Photo Credit: Yonatan Sindel/Flash90
A woman receives the booster vaccine shot at a Clalit healthcare center in Jerusalem, October 3, 2021.

The Ivan and Francesca Berkowitz Family Living Laboratory Collaboration at Harvard Medical School and Clalit Research Institute on Friday published in The Lancet weekly peer-reviewed general medical journal the results of their extensive study on the effectiveness of the third “booster” vaccine in Israel (Effectiveness of a third dose of the BNT162b2 mRNA COVID-19 vaccine for preventing severe outcomes in Israel: an observational study).

The study authors noted that many countries are experiencing a resurgence of COVID-19, driven predominantly by the delta variant. These countries are considering a third dose of the Pfizer COVID-19 vaccine as a booster dose to address the diminishing immunity over time and, resulting in reduced effectiveness against the delta variant.

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“We aimed to use the data repositories of Israel’s largest healthcare organization to evaluate the effectiveness of a third dose of the BNT162b2 mRNA vaccine for preventing severe COVID-19 outcomes,” the study authors stated.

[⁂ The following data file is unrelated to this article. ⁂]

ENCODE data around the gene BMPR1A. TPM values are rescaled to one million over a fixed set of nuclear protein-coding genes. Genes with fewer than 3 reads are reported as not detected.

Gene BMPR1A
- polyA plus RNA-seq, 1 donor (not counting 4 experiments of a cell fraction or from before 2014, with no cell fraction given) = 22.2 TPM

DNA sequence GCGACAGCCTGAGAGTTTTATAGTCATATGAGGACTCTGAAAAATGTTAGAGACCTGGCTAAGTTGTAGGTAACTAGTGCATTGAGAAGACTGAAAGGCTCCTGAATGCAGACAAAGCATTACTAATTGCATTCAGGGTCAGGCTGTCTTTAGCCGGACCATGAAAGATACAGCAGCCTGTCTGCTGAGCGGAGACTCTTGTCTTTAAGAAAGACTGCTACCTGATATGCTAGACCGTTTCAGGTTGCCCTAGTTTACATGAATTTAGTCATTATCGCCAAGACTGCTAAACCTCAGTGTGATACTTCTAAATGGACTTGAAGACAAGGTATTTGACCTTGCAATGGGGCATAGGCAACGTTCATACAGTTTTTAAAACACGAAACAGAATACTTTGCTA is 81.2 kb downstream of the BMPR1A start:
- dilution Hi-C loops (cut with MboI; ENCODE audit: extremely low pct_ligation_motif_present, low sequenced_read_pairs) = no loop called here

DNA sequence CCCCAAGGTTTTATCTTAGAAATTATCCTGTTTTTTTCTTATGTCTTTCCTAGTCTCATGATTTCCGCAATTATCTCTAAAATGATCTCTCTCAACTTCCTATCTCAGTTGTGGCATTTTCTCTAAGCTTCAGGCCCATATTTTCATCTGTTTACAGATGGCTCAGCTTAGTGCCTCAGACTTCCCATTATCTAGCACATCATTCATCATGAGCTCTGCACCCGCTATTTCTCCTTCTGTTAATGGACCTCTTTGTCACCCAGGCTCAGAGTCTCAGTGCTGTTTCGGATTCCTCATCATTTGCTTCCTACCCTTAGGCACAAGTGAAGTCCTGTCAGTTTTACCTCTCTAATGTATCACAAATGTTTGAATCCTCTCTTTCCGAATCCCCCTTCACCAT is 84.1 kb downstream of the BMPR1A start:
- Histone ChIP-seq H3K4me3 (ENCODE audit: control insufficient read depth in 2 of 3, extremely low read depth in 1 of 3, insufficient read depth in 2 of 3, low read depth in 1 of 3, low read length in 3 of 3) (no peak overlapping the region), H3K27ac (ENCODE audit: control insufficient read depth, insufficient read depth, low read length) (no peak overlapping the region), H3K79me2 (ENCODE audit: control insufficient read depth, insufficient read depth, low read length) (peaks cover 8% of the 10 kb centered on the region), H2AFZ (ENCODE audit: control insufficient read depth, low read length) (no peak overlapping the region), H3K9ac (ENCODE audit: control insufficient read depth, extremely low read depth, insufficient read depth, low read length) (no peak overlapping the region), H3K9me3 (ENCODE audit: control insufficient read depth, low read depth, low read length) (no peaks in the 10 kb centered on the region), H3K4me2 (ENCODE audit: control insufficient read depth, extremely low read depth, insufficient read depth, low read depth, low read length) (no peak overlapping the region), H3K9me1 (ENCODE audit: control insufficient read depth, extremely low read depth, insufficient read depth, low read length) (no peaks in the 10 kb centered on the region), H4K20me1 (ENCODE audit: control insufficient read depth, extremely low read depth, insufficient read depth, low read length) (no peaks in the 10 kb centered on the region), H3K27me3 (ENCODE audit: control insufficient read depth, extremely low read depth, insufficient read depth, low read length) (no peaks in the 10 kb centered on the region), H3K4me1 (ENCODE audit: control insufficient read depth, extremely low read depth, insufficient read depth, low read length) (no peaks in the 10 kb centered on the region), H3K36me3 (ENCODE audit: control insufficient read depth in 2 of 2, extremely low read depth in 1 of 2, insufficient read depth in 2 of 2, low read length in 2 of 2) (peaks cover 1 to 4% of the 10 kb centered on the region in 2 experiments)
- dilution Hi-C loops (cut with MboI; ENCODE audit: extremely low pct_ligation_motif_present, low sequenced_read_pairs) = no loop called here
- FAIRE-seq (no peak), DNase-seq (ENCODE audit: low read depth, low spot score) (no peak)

Using data from Clalit Health Services, which provides mandatory healthcare coverage for more than half of Israel’s population, the study matched, 1:1, individuals receiving a third vaccine dose between July 30, 2020, and Sept 23, 2021, with demographically and clinically similar controls who did not receive the third dose.

Eligible participants had received the second vaccine dose at least 5 months before the recruitment date, had no previous documented infection, and had no contact with the healthcare system in the 3 days before recruitment. The study excluded healthcare workers, residents of long-term care facilities, and individuals who are medically confined to their homes.

1,158,269 individuals were eligible to be included in the third dose group. Following matching, the third dose and control groups each included 728,321 individuals. Participants had a median age of 52, and 51% were female. The median follow-up time was 13 days in both groups. Vaccine effectiveness was evaluated at least 7 days after receipt of the third dose—compared with receiving only two doses at least 5 months ago—was estimated to be 93% for admission to hospital, 92% for severe disease, and 81% for COVID-19-related death.

The study authors concluded: Our findings suggest that a third dose of the BNT162b2 mRNA vaccine is effective in protecting individuals against severe COVID-19-related outcomes, compared with receiving only two doses at least 5 months ago.

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David writes news at JewishPress.com.